The Environmental Protection Agency could soon regulate the drinking water at schools and licensed child care facilities for its lead and copper levels.
The agency is considering expanding a nearly 30-year-old rule about allowable levels of lead and copper in drinking water to include schools and day cares. The facilities’ tap water and drinking fountains would be subject to scrutiny for the first time, and districts could be held liable for required modifications.
The new regulations are part of the Trump administration’s strategy to bolster protections for children against the toxic effects of lead after widely publicized water quality issues in the Flint, Mich., and Newark, N.J., public schools.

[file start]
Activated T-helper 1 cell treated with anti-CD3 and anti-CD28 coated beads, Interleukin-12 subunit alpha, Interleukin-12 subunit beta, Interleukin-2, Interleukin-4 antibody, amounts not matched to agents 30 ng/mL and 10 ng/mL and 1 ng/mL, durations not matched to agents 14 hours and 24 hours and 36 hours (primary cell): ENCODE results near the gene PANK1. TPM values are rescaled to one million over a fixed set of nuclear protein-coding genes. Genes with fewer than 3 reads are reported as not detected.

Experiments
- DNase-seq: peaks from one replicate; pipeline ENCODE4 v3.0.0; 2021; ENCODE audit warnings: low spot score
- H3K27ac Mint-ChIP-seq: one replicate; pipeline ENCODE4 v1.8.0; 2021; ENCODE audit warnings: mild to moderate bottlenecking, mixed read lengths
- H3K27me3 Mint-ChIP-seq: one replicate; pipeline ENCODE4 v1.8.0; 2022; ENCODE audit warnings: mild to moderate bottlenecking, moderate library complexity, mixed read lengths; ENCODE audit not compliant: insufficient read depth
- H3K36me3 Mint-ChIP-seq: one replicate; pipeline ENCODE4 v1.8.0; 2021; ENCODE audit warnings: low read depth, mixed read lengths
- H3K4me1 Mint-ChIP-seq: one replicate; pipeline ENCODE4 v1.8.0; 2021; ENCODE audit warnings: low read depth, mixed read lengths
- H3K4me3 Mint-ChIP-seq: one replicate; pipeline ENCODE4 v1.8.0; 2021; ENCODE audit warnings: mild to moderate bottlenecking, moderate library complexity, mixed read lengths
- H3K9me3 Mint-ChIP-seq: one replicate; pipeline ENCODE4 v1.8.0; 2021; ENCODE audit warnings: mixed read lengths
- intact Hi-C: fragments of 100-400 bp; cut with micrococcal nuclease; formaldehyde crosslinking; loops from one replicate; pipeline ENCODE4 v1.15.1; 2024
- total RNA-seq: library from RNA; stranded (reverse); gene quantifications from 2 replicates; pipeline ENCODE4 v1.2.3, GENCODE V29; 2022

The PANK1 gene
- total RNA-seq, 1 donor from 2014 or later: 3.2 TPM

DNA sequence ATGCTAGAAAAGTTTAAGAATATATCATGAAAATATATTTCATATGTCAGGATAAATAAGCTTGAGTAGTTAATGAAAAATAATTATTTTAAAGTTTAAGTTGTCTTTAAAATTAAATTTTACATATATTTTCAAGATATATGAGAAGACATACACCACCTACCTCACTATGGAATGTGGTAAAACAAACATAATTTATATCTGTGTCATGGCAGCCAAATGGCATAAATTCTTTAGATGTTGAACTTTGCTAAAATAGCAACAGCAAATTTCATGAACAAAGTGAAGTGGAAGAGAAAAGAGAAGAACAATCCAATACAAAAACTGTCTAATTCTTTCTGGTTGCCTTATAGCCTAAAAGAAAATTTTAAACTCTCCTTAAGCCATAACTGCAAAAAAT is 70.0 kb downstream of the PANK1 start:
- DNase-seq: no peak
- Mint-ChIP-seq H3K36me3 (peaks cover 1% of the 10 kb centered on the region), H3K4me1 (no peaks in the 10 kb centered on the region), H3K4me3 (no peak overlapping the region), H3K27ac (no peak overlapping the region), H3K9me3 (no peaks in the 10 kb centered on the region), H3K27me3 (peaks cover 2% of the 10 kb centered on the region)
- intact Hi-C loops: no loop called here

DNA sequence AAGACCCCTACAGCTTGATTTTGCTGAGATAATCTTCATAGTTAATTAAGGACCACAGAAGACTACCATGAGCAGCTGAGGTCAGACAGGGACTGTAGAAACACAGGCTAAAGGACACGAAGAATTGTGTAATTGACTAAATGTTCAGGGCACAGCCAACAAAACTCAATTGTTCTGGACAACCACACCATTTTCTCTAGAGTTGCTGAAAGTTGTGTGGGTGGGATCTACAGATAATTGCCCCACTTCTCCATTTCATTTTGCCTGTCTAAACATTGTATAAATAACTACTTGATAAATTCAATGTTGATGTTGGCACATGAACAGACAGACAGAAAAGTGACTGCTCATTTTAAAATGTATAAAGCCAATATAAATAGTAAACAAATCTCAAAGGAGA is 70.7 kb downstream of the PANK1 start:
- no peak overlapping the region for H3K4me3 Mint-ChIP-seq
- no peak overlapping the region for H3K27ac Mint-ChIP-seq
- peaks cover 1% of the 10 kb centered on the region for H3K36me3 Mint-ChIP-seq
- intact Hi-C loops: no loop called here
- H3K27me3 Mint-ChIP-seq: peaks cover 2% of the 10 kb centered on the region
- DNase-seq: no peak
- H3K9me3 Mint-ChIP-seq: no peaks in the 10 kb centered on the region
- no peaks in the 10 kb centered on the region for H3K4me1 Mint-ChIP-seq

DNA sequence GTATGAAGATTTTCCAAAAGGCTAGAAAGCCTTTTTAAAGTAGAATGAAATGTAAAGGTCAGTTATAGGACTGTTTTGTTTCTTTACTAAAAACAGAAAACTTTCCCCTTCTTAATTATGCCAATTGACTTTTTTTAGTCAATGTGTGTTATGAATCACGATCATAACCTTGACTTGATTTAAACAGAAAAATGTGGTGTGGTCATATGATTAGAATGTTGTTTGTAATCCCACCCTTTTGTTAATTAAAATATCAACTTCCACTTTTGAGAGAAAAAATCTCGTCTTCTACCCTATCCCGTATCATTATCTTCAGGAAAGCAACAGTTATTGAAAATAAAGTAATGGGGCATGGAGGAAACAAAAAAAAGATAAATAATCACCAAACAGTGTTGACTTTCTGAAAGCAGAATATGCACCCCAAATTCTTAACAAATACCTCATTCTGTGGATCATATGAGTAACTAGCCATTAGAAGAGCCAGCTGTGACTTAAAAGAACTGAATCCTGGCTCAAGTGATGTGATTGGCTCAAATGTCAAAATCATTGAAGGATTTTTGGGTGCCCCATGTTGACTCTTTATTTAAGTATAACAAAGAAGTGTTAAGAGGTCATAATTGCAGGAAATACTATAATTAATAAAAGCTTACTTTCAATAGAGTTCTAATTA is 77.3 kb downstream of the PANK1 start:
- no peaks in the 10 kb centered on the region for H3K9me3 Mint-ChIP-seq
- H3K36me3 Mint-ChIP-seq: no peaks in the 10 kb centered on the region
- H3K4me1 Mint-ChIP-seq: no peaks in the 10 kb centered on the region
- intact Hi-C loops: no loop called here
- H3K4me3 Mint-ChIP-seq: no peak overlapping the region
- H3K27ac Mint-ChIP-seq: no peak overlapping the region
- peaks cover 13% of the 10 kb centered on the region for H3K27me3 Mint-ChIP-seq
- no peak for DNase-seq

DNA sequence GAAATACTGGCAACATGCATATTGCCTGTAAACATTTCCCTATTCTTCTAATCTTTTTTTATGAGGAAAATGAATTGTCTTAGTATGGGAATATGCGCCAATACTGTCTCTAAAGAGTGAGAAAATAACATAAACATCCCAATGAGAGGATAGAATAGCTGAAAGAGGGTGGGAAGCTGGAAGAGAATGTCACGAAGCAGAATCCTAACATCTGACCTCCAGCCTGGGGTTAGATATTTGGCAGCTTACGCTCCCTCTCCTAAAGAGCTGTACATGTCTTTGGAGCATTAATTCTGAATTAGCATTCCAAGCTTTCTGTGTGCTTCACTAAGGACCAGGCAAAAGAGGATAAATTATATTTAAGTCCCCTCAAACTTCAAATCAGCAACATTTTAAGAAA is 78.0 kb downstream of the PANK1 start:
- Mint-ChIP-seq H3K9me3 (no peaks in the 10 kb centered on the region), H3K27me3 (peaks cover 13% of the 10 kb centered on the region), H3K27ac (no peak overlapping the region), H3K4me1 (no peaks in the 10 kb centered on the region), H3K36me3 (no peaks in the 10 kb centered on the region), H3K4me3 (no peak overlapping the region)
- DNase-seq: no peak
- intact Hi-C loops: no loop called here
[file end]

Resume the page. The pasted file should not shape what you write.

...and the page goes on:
The public comment period for the proposed changes closes at midnight Wednesday and had garnered more than 55,000 submissions, many in favor, by midafternoon.
But numerous school officials expressed concern about where the funding would come from for expensive infrastructure repairs.
“Given limited local resources, it is imperative that federal funds support [school districts’] efforts in removing lead from schools’ drinking water,” wrote Missouri’s Leeton R-X School District Superintendent Susan Crooks. “This concern cannot be overstated.”
The proposed regulations could also produce misleading results since lead levels fluctuate for a variety of reasons and even vary from tap to tap within a building, according to Erik Olson, a senior strategic director at the environmental nonprofit Natural Resources Defense Council. —Laura Edghill